Blog | Understanding tech trends to enable workplace of tomorrow

By Michael Ngan

The cubicle, the assigned desk, the private office: Will these soon be relics of the past?

The recent IDC InfoBrief, “Enabling the Future Workspace – Agile, Intelligent and Engaging”, commissioned by Lenovo, indicate they are, but it may be for a different reason than what one may first think.

The rise of hot desking and hoteling, workforce mobility and collaboration spaces has certainly risen in part due to a relentless drive for cost efficiency. Since 2010, office space per worker has decreased 30%. The main driver behind this trend, however, is not cost. It is, rather, a new style of work embraced and now expected by a younger generation of workers.

By 2020, millennials will comprise 50% of the global workforce. These digital natives value flexibility, freedom to communicate by social media and work mobility. So much so, in fact, that one in three say they would prioritize a flexible work style over salary when considering a job offer.

It is these new workers’ expectations and style that are shaping the new workplace culture and technology. Between now and 2021, workplaces across the Asia-Pacific region will undergo fundamental changes in practices due to both changing workforce demographics and easier access to new technologies.

Evidence that the change is already happening can be seen in work spaces known as “innovation accelerators.” Asia-Pacific excluding Japan represents the largest market for these shared spaces, with the market for them forecast to exceed US$600 billion by 2020.

For any company looking to create maximum productivity and efficiency, then, the key to future-proofing the workplace is a laser focus on users.

Facilitated by affordable technology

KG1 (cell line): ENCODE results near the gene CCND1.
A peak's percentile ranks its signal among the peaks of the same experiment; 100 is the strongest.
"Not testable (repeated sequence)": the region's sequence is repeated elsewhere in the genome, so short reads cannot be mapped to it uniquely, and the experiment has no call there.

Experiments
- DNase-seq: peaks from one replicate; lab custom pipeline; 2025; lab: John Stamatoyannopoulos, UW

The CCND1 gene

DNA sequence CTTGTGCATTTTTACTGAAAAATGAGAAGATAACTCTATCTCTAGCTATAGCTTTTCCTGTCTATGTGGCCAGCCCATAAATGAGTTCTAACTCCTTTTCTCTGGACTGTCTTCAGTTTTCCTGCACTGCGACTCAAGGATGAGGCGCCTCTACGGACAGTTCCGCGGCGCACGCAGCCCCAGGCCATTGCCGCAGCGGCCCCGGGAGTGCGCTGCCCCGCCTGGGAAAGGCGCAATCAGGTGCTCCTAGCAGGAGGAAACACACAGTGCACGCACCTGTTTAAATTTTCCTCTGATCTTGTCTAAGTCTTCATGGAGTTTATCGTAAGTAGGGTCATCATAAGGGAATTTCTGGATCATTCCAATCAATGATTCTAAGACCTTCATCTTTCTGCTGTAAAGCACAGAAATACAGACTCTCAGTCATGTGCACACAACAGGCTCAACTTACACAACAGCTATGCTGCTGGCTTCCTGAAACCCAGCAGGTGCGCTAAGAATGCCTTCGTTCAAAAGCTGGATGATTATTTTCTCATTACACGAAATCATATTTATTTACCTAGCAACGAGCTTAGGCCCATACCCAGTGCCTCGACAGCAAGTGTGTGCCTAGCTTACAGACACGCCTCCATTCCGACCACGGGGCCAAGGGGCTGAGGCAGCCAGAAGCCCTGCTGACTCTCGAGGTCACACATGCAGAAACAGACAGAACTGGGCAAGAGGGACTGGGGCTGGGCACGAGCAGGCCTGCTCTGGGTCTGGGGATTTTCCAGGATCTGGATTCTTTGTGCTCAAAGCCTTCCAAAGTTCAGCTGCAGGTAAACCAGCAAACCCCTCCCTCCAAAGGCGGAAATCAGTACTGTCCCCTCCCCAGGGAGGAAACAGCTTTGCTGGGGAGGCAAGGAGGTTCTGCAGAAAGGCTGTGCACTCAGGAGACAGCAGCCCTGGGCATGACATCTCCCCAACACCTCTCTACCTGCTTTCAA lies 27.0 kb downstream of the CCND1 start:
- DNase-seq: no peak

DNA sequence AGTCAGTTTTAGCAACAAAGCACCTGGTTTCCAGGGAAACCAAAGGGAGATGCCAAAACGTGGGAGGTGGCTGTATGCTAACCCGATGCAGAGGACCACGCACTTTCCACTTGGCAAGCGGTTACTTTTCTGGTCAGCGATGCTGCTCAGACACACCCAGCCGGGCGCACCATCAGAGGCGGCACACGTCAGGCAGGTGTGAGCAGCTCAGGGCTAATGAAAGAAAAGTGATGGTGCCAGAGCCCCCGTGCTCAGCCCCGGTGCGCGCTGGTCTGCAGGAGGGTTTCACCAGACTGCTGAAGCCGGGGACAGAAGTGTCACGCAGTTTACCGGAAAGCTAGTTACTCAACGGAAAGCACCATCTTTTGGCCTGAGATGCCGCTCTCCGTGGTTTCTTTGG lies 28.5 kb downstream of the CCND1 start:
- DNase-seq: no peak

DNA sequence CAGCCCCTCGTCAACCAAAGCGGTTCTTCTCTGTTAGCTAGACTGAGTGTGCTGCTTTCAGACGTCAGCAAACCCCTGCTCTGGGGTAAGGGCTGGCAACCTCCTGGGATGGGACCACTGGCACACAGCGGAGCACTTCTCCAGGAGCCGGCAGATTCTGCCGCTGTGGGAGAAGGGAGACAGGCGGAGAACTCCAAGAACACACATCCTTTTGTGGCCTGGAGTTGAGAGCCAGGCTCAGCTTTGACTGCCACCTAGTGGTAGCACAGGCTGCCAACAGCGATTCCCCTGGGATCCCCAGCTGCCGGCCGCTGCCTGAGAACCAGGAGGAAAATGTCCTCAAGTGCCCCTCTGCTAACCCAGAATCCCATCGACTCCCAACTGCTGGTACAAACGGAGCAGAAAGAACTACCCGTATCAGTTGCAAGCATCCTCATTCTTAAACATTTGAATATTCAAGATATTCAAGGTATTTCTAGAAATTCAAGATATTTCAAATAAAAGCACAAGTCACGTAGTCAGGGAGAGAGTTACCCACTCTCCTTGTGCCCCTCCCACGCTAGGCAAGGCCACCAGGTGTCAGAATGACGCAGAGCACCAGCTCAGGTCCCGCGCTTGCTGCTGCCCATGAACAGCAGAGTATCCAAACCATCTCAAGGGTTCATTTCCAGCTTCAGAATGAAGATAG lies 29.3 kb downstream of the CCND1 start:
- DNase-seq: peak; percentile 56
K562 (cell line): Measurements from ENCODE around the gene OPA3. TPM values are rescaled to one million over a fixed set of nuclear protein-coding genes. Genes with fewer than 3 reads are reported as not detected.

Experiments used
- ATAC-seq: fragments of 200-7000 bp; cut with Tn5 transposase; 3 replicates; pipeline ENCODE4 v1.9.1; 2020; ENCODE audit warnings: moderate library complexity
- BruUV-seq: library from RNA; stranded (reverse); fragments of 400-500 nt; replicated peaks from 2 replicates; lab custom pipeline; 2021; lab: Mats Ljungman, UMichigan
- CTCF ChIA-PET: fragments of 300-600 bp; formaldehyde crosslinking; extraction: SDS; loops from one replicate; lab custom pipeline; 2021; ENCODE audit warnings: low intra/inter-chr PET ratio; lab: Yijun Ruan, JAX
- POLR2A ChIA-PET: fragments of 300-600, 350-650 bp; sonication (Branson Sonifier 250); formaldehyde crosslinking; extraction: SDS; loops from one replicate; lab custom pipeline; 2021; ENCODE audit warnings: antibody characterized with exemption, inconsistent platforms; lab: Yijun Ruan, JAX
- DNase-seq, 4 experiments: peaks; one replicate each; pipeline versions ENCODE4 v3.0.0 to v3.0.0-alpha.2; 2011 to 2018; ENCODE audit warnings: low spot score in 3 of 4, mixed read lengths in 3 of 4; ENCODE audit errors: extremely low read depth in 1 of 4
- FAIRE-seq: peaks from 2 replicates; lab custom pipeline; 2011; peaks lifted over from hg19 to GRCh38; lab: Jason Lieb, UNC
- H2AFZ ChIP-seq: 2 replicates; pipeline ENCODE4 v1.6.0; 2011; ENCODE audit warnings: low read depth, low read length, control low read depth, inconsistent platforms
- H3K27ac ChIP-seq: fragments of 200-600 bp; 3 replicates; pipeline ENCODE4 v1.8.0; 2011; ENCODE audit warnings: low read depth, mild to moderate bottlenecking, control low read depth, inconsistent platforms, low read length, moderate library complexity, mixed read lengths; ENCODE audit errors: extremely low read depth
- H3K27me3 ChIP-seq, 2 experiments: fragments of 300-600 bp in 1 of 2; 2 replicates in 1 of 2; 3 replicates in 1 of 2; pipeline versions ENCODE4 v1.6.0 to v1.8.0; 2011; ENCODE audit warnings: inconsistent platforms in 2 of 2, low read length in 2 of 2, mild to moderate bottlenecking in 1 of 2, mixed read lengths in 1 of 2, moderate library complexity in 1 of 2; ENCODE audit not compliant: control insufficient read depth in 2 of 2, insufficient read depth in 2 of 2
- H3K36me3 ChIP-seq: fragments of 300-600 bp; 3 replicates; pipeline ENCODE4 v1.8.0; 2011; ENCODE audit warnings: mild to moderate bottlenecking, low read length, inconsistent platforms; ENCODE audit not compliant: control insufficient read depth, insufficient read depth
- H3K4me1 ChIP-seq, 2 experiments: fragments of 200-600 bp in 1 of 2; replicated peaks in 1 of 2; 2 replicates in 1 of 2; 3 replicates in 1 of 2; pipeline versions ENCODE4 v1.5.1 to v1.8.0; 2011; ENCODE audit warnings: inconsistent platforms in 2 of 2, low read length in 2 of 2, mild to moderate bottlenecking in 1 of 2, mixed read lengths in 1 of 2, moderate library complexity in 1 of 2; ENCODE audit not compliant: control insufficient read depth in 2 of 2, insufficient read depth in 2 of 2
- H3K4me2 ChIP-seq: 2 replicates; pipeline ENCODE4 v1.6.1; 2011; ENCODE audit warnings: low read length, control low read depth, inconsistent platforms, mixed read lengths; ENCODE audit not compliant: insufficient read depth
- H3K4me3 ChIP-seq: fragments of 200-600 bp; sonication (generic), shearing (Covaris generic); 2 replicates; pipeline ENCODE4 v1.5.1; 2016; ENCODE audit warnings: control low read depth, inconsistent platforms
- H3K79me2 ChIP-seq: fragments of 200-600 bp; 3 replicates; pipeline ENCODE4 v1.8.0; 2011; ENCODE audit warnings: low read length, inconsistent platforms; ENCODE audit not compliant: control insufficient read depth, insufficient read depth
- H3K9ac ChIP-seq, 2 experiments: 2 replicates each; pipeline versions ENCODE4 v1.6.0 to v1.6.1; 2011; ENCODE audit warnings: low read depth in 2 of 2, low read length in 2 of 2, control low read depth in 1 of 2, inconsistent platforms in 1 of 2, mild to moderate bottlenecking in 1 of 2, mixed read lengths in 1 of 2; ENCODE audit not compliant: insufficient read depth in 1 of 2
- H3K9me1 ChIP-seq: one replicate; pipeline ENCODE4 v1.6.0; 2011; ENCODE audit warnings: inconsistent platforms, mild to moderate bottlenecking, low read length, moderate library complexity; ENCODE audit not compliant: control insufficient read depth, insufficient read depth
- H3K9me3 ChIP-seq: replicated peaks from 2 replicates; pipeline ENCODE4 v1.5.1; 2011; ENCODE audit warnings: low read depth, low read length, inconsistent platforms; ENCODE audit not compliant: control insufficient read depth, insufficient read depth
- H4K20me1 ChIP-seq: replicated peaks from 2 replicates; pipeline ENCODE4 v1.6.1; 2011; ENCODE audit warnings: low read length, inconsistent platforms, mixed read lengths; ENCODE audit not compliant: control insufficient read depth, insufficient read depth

One major legacy issue is technology silos, which inhibit the free flow and exchange of information, and for the modern worker, simply makes life more tedious and complicated.

Among Asia’s top 1,000 companies, 80% say that silos inhibit new opportunities, and 70% believe that the number one consequence of poor IT performance in general is lost productivity. Of these companies, 20% plan to have a device as a service (DaaS) agreement in place by 2019.

Also by 2019, two-thirds of Windows 10 PCs and tablets will be managed via unified endpoint management (UEM) platforms. One enterprise in three will have consolidated its desktop and mobile management IT teams into a single operations unit.

By 2020, 40 percent of digital transformation initiatives will be supported by cognitive/AI capabilities, providing critical on-time insights for new operating and monetization models.

Asia’s top firms will use open innovation to allocate expertise to 15 percent of new projects by 2020, aiming to increase their new product introduction success rates by over 50 percent. Over 20 percent of information workers will leverage AR at the desktop or on mobile to manipulate information, interact with real-world objects and collaborate with colleagues.

Focus on the user

All of this transformation is, of course, not driven by the simple acquisition of shiny, new technology. A truly engaging and productivity-enhancing solution can only result from putting the user at the center of every IT decision.

It is essential that enterprises look past the idea of the traditional PC as the starting point to create a mobile, smart and personalized experience for employees. Today’s variety of next-generation form factors and design choices meet modern workspace demands, including mobility, and offer enterprise-grade reliability and security.

Imagine a world enabled by intelligence, a world where every device is smart, where the cloud enables PCs, tablets, smartphones, smart speakers, smart TVs and AR/VR to provide seamless and engaging content and services to make the user experience easier, better, more creative and more productive.

On the physical workspace front, transformation can be accelerated with bimodal IT and agile practices, solutions and commercial models tailored for different industries and markets.

Such is the power of the changing workplace culture to come, that technology companies across the board are now focused on providing new solutions. Lenovo, for example, is investing around $1.4 billion a year in research and development to help customers transform and transit into an era of agile, flexible and user-centric technology.

In 2017, “IT” should not stand for “information technology,” but “intelligent transformation.” That is the new role for technology drivers in today’s modern enterprise.

The author is the Lenovo Philippines country general manager

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